At age 9, Jaliyah was diagnosed with an osteosarcoma. After swelling from an ankle sprain did not subside, a visit to Jaliyah’s primary care physician revealed that her ankle pain was caused by a tumor. When local specialists recommended amputation, Jaliyah’s mother, Joyce, searched for a second opinion to save her daughter’s leg. Joyce found Carol Morris, M.D., M.S., chief of orthopaedic oncology at The Johns Hopkins Hospital, who offered an alternative. Morris and her team performed a complex limb-sparing surgery, allowing Jaliyah to keep her leg. Learn more about Jaliyah’s story and the care team that gave her the chance to continue dancing.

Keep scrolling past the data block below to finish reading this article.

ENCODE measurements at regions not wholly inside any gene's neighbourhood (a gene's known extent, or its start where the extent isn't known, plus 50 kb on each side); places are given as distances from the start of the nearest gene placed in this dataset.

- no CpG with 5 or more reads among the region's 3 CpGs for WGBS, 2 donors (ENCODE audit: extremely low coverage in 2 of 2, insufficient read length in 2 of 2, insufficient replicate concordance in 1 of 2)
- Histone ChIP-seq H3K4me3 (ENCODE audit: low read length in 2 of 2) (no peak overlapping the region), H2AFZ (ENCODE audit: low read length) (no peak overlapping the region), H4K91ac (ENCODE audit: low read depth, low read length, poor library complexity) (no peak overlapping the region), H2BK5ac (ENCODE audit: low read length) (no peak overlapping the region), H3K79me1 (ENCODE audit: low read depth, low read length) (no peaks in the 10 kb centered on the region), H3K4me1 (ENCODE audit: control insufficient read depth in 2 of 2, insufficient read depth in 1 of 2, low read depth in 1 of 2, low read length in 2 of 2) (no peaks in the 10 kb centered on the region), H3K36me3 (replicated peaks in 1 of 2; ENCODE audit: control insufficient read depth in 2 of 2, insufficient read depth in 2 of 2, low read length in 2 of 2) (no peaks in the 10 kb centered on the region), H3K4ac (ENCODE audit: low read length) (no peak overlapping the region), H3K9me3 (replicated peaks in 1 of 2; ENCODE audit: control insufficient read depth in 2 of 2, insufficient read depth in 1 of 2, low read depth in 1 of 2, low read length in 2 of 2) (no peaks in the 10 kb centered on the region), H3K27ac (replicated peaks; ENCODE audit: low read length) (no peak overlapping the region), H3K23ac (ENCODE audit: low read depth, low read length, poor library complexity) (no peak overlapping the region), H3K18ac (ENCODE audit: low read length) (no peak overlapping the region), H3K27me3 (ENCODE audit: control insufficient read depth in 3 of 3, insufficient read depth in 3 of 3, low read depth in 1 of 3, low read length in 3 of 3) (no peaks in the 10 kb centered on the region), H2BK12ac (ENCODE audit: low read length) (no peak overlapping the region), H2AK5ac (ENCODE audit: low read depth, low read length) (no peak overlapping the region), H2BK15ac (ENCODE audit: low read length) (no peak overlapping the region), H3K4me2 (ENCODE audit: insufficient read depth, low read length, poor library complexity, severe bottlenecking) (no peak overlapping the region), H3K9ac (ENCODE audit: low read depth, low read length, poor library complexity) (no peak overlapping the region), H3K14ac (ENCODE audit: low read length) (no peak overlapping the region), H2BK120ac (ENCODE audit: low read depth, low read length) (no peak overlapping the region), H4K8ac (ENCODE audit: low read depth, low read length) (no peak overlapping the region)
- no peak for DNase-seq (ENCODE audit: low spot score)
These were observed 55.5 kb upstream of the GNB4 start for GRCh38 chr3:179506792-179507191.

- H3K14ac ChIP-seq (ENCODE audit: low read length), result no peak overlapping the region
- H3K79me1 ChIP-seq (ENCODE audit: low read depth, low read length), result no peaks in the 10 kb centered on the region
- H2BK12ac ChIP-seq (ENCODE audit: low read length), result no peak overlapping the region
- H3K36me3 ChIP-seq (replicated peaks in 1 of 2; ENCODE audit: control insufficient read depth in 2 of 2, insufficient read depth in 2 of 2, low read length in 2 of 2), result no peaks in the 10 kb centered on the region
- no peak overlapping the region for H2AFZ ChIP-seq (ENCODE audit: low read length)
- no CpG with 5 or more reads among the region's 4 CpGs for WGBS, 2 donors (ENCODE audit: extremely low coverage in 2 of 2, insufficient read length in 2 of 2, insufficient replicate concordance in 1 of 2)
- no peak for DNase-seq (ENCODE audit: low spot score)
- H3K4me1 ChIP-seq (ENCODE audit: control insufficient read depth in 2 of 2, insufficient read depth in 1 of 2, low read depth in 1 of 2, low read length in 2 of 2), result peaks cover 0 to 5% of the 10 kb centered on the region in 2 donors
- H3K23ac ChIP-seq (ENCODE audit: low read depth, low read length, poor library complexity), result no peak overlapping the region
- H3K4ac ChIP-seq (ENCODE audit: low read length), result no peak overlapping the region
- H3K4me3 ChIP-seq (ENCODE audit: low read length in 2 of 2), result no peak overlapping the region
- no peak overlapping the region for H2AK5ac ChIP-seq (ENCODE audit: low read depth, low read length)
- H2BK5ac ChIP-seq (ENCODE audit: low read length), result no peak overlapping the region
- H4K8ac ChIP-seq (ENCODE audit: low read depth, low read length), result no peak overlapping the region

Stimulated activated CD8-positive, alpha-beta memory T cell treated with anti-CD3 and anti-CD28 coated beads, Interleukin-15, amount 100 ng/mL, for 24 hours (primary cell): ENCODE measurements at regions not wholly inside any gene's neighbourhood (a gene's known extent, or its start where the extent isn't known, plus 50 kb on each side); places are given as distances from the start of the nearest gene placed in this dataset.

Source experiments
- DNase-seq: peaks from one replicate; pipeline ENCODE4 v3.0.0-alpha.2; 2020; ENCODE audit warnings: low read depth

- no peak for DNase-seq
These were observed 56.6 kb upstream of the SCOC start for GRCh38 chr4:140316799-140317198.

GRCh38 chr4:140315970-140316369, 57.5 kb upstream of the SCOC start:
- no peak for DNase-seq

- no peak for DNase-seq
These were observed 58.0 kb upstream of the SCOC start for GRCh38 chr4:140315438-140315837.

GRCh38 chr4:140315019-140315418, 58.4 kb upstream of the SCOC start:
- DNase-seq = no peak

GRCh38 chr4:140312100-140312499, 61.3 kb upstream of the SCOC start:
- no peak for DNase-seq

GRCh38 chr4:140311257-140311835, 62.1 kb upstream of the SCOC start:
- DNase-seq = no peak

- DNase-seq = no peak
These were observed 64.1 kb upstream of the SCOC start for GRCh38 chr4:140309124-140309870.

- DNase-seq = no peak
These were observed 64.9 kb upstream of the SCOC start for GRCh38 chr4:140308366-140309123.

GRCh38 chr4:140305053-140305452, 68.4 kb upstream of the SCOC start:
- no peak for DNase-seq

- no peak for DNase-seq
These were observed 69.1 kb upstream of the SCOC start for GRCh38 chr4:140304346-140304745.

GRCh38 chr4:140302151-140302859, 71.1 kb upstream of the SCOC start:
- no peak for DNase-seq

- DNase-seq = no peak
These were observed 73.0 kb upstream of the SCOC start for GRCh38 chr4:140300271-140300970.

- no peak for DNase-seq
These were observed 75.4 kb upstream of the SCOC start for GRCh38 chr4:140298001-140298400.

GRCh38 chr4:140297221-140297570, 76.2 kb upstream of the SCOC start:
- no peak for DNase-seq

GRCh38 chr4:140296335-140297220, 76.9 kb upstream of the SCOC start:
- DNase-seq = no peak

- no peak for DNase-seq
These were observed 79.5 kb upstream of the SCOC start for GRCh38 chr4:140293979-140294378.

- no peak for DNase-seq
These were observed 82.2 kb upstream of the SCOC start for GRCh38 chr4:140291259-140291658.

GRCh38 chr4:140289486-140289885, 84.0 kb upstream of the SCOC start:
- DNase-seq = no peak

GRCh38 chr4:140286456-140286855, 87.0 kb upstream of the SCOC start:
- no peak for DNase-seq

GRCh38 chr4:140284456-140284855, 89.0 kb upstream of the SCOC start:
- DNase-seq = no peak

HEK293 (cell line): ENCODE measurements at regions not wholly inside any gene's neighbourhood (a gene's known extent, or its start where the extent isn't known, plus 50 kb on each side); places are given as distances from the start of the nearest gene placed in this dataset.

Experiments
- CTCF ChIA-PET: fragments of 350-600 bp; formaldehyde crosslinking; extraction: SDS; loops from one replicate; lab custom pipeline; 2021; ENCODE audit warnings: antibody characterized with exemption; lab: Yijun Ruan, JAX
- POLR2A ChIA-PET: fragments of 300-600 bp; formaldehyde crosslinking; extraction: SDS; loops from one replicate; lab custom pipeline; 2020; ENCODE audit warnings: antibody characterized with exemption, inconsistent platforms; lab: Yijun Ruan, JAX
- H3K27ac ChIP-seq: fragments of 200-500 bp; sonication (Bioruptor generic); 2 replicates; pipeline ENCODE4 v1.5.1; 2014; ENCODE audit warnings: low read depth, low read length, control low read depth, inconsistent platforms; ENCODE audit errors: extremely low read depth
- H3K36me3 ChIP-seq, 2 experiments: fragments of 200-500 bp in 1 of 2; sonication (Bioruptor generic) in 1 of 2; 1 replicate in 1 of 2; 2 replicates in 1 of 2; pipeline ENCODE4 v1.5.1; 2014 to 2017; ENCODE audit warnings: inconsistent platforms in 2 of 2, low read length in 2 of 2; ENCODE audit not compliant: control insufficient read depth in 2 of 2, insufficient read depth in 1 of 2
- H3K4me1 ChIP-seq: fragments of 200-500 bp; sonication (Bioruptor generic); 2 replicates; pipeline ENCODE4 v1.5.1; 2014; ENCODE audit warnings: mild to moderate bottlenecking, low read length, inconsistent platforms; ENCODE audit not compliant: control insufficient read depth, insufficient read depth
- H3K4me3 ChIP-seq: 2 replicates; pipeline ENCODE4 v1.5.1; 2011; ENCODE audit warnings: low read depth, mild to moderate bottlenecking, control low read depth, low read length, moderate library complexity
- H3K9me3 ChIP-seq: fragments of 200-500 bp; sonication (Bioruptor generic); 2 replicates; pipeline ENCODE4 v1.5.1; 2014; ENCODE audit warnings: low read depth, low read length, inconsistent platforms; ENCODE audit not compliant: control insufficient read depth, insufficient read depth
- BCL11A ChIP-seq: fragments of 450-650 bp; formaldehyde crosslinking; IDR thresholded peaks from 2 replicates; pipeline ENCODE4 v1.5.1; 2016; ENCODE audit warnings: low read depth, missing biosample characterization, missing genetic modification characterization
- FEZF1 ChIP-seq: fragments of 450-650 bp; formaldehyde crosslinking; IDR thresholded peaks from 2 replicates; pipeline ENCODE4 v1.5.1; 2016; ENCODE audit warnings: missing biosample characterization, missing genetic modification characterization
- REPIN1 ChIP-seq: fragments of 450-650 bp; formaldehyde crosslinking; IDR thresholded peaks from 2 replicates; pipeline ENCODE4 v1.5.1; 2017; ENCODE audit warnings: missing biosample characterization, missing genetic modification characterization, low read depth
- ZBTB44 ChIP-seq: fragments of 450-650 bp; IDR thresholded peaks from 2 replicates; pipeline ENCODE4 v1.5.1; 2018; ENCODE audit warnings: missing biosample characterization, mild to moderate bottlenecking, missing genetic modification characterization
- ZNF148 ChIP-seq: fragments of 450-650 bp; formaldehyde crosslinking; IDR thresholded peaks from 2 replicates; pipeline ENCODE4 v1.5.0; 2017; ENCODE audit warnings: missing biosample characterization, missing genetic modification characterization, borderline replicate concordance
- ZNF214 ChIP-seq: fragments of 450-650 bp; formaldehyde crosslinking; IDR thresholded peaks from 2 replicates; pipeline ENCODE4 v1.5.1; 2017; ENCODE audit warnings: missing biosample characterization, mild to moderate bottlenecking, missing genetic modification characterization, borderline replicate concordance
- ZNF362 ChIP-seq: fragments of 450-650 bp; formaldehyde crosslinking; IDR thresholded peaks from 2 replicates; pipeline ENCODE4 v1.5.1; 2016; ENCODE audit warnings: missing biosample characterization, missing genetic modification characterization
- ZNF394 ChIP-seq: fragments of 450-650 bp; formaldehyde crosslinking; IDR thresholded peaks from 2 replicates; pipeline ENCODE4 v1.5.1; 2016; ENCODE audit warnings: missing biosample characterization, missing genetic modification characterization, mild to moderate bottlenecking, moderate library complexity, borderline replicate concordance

Meet Jaliyah's Sarcoma Specialist
Learn more about our team of orthopaedic oncology experts.
Osteosarcoma is a type of bone cancer that usually develops in the osteoblast cells that form bone. It happens most often in children, adolescents, and young adults. Approximately 800 new cases of osteosarcoma are reported each year in the U.S.